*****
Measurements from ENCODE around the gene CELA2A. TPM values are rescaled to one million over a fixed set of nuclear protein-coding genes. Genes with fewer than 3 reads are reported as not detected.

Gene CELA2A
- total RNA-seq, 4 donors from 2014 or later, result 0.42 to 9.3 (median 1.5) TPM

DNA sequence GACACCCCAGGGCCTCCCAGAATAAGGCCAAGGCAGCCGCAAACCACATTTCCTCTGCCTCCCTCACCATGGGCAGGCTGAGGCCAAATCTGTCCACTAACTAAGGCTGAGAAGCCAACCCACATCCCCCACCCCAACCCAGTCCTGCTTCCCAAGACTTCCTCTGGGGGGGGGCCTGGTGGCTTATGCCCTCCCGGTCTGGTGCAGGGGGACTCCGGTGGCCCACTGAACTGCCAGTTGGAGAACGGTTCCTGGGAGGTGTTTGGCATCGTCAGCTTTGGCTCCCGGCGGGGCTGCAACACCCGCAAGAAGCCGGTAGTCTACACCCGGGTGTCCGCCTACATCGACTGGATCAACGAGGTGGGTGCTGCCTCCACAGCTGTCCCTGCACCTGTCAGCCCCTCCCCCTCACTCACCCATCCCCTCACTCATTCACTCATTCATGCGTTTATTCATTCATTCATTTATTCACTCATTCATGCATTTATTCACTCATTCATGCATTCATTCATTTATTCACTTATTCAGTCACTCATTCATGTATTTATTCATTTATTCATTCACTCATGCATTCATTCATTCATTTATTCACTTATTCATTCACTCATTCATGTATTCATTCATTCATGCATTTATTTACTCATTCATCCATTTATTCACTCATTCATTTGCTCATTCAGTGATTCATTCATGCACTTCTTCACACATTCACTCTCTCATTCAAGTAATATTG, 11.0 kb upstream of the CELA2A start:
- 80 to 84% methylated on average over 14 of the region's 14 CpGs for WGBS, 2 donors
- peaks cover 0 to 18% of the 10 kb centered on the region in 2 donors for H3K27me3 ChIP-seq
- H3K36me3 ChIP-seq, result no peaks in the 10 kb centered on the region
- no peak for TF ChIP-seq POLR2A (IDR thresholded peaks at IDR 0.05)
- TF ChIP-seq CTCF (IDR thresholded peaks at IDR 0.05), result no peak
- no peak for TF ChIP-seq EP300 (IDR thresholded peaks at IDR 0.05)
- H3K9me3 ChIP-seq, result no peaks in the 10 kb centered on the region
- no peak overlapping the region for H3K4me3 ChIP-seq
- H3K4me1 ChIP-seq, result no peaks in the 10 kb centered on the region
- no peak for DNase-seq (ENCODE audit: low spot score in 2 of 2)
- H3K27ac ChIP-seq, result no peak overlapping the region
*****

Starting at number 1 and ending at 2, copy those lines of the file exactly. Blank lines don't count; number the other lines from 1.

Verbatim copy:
Measurements from ENCODE around the gene CELA2A. TPM values are rescaled to one million over a fixed set of nuclear protein-coding genes. Genes with fewer than 3 reads are reported as not detected.

Gene CELA2A